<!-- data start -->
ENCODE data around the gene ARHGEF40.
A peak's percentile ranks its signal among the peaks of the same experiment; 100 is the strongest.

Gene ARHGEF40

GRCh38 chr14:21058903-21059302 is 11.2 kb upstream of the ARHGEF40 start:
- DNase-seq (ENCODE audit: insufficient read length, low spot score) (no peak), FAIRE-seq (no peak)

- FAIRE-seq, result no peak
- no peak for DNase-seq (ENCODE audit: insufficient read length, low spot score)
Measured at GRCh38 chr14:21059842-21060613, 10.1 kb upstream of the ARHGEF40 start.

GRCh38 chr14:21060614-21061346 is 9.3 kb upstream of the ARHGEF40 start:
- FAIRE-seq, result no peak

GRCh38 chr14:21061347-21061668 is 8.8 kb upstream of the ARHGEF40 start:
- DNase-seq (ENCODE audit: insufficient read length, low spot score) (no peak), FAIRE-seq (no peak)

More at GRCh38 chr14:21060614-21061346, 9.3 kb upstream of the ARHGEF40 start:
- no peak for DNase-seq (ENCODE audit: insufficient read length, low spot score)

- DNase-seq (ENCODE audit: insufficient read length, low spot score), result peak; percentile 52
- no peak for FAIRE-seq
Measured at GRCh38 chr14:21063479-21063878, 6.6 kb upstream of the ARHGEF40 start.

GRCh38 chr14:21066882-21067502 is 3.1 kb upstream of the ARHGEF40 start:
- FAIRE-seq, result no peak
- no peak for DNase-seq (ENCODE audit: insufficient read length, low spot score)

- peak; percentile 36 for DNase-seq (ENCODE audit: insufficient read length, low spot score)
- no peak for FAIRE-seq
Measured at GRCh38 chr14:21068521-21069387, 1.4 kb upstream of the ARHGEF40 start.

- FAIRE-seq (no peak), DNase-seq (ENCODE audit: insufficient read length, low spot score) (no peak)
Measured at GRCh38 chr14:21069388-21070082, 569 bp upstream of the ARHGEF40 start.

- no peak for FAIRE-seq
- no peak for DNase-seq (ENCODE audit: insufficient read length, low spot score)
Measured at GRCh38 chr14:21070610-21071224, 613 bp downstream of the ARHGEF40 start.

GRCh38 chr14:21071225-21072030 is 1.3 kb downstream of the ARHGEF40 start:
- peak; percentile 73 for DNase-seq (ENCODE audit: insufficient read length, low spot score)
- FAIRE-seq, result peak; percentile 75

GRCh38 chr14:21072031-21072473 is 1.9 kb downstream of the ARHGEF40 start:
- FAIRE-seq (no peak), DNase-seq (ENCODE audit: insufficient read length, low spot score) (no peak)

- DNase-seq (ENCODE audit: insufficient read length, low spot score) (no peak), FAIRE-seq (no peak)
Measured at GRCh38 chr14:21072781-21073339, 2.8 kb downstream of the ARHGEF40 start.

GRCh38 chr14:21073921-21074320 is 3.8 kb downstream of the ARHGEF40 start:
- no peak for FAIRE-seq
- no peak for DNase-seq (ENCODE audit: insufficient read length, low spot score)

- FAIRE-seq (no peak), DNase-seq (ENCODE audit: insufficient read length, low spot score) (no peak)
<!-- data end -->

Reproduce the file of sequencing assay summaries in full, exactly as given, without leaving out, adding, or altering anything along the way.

ENCODE data around the gene ARHGEF40.
A peak's percentile ranks its signal among the peaks of the same experiment; 100 is the strongest.

Gene ARHGEF40

GRCh38 chr14:21058903-21059302 is 11.2 kb upstream of the ARHGEF40 start:
- DNase-seq (ENCODE audit: insufficient read length, low spot score) (no peak), FAIRE-seq (no peak)

- FAIRE-seq, result no peak
- no peak for DNase-seq (ENCODE audit: insufficient read length, low spot score)
Measured at GRCh38 chr14:21059842-21060613, 10.1 kb upstream of the ARHGEF40 start.

GRCh38 chr14:21060614-21061346 is 9.3 kb upstream of the ARHGEF40 start:
- FAIRE-seq, result no peak

GRCh38 chr14:21061347-21061668 is 8.8 kb upstream of the ARHGEF40 start:
- DNase-seq (ENCODE audit: insufficient read length, low spot score) (no peak), FAIRE-seq (no peak)

More at GRCh38 chr14:21060614-21061346, 9.3 kb upstream of the ARHGEF40 start:
- no peak for DNase-seq (ENCODE audit: insufficient read length, low spot score)

- DNase-seq (ENCODE audit: insufficient read length, low spot score), result peak; percentile 52
- no peak for FAIRE-seq
Measured at GRCh38 chr14:21063479-21063878, 6.6 kb upstream of the ARHGEF40 start.

GRCh38 chr14:21066882-21067502 is 3.1 kb upstream of the ARHGEF40 start:
- FAIRE-seq, result no peak
- no peak for DNase-seq (ENCODE audit: insufficient read length, low spot score)

- peak; percentile 36 for DNase-seq (ENCODE audit: insufficient read length, low spot score)
- no peak for FAIRE-seq
Measured at GRCh38 chr14:21068521-21069387, 1.4 kb upstream of the ARHGEF40 start.

- FAIRE-seq (no peak), DNase-seq (ENCODE audit: insufficient read length, low spot score) (no peak)
Measured at GRCh38 chr14:21069388-21070082, 569 bp upstream of the ARHGEF40 start.

- no peak for FAIRE-seq
- no peak for DNase-seq (ENCODE audit: insufficient read length, low spot score)
Measured at GRCh38 chr14:21070610-21071224, 613 bp downstream of the ARHGEF40 start.

GRCh38 chr14:21071225-21072030 is 1.3 kb downstream of the ARHGEF40 start:
- peak; percentile 73 for DNase-seq (ENCODE audit: insufficient read length, low spot score)
- FAIRE-seq, result peak; percentile 75

GRCh38 chr14:21072031-21072473 is 1.9 kb downstream of the ARHGEF40 start:
- FAIRE-seq (no peak), DNase-seq (ENCODE audit: insufficient read length, low spot score) (no peak)

- DNase-seq (ENCODE audit: insufficient read length, low spot score) (no peak), FAIRE-seq (no peak)
Measured at GRCh38 chr14:21072781-21073339, 2.8 kb downstream of the ARHGEF40 start.

GRCh38 chr14:21073921-21074320 is 3.8 kb downstream of the ARHGEF40 start:
- no peak for FAIRE-seq
- no peak for DNase-seq (ENCODE audit: insufficient read length, low spot score)

- FAIRE-seq (no peak), DNase-seq (ENCODE audit: insufficient read length, low spot score) (no peak)